Cassiopeia Observatory logo

Observatories, Mercury & Venus, ISS, Jupiter, Saturn

Posted: 20 September 2019

Open: Thursday, 19 September 2019, 1805 MST
Temperature: 93°F
Session: 1383
Conditions: Mostly clear, breezy

Equipment Used:
12" f/8 LX600 w/StarLock
2" 24mm UWA eyepiece
1.25" 3X TeleXtender
Atmospheric Dispersion Corrector
2" 50mm eyepiece
Focal Reducer


1812 MST: LX600 ON, StarLock OFF, High Precision OFF.

Updated the TLE for this night's excellent pass of the International Space Station (ISS).

Viewed the planet Jupiter, 102X.

I then went to the house patio to try to view the planets Mercury and Venus low in the western sky after sunset.

1825 MST: I took the following D850 DSLR focal length 300mm photograph of Cassiopeia Observatory with Kitt Peak National Observatory in the distance (top right):


This is a crop of the above photo showing some of the observatories at Kitt Peak:


1827 MST: sunset.


1830 MST: I spotted Venus using 12x50 binoculars. 1843 MST: Venus was now visible to the naked eye if you knew where to look. 1850 MST: saw Mercury using the 12x50 binoculars. 1854 MST: took this D850 (cropped photo) of Mercury and Venus very low in the western sky, f/5.6, 1/60sec, ISO 1250, FL 300mm:

Mouseover or tap on image
Mouseover or tap on image for labels

Venus is at the lower right. Can you see Mercury just to the left of center? If not, mouseover or tap on the image for pointers to the planets.

1858 MST: returned to the observatory and began preparing for the ISS pass (start at 1915 MST). Mounted the D850 DSLR at prime focus of the 12" telescope, focused on Jupiter, and locked the primary mirror. 1908 MST: all was ready for the pass. The ISS would rise behind a tree. I did a video recording (2160p, 30fps, 1/2000sec, ISO 1600) of the ISS. Tracking was good until shortly after mid-pass when it got more erratic as the ISS approached the North Celestial Pole (a typical occurrence near the NCP). The following images of the ISS from three video frames show the structure including the solar panels:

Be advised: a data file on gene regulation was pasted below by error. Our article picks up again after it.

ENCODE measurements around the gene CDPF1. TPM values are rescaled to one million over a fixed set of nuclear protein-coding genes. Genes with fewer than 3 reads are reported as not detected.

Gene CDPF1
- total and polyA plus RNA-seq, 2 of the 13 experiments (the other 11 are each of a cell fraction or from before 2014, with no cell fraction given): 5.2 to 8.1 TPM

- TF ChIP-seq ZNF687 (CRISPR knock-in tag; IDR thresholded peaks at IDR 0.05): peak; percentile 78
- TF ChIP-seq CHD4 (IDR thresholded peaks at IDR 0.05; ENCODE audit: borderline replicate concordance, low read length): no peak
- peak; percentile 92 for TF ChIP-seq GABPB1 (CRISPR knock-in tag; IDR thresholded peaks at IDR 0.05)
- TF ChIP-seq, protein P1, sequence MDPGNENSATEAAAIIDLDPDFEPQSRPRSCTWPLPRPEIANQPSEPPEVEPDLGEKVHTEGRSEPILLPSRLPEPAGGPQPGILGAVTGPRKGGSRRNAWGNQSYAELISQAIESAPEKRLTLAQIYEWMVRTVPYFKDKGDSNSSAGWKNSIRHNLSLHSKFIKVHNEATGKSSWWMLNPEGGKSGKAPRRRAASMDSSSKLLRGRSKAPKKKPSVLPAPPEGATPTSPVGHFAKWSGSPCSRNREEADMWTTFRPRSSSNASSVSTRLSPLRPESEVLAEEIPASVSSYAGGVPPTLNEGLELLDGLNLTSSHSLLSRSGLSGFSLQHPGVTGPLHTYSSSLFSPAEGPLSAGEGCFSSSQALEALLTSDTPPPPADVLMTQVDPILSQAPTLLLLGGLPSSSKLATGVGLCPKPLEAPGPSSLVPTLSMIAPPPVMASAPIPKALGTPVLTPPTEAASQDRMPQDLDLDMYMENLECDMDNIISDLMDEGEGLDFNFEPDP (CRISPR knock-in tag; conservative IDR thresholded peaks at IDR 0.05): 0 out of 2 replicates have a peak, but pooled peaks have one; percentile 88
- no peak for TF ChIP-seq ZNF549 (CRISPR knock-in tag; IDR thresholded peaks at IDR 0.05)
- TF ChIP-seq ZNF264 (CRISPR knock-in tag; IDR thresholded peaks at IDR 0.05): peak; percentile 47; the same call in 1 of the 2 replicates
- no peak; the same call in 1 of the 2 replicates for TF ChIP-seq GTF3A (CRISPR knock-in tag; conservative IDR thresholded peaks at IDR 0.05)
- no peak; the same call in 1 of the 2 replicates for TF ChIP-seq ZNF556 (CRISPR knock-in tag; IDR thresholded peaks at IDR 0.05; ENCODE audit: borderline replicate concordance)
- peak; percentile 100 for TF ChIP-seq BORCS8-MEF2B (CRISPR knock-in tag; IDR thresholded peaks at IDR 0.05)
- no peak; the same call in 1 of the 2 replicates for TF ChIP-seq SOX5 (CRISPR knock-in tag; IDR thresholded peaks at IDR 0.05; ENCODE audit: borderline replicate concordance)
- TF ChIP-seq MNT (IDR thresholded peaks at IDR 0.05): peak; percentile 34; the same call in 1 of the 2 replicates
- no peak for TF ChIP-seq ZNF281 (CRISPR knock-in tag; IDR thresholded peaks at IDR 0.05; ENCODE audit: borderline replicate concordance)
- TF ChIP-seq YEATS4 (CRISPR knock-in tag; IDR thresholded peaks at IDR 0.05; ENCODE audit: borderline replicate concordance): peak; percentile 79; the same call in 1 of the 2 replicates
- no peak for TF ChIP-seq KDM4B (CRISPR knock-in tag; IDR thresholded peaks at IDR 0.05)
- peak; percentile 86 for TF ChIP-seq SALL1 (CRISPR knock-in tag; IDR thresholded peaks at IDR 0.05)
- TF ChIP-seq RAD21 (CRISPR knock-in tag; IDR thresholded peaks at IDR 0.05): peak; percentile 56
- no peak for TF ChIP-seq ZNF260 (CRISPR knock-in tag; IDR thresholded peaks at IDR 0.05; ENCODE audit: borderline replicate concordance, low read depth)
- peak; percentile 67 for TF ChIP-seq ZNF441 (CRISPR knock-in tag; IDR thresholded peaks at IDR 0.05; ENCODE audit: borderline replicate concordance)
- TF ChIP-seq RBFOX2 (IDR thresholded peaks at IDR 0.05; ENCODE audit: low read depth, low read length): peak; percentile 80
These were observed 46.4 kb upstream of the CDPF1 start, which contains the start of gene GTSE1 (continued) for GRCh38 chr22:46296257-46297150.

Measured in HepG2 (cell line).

1924 MST: the breezes had calmed down somewhat so I decided to try some planetary imaging. Mounted the D850 DSLR at prime focus + 3X TeleXtender + the Atmospheric Dispersion Corrector (ADC). I did video recordings at 1080p, 24fps, 5X slo-mo with exposures of 1/200sec, ISO 2500 for Jupiter and 1/125sec, ISO 6400 for Saturn.

Jupiter (stack of 2425 frames)

Saturn (stack of 2280 frames)

1959 MST: removed the camera, 3X TeleXtender, and ADC. Viewed Saturn, 102X. Four moons were visible.

2004 MST: Dome OFF (onto PZT).

Mounted the D850 DSLR at prime focus + focal reducer. Attempted to take an image of Quasar CTA 102 but seeing was not good enough for StarLock autoguiding. The stars in the image all looked like Saturn. Will try again on a future session.

2030 MST: removed the camera. There were still some breezes blowing. Decided to do some visual observing.

Viewed M15 (globular cluster), 102X.

2043 MST: Dome ON.

Viewed M13 (Great Globular Cluster in Hercules) and M92 (globular cluster), 102X.

Then viewed M8 (Lagoon Nebula), M20 (Trifid Nebula), M16 (Eagle Nebula), M17 (Swan Nebula), and M22 (globular cluster), 102X. Switched to 49X and viewed the galaxies (M110), M31 (Andromeda Galaxy), M32, and M33 (Triangulum Galaxy). Viewed the Double Cluster (open star clusters), 49X and 102X.

It was nice to do some visual observing of several Deep Sky Objects again. Had not done that in a long while.

2105 MST: LX600 OFF.

Close: Thursday, 19 September 2019, 2116 MST
Temperature: 74°F
Session Length: 3h 11m
Conditions: Mostly clear, breezy

Comments are welcome using Email. Twitter users can use the button below to tweet this report to their followers. Thanks.

Previous report

Cassiopeia Observatory Home Page

Back to Top

Copyright ©2019 Michael L. Weasner /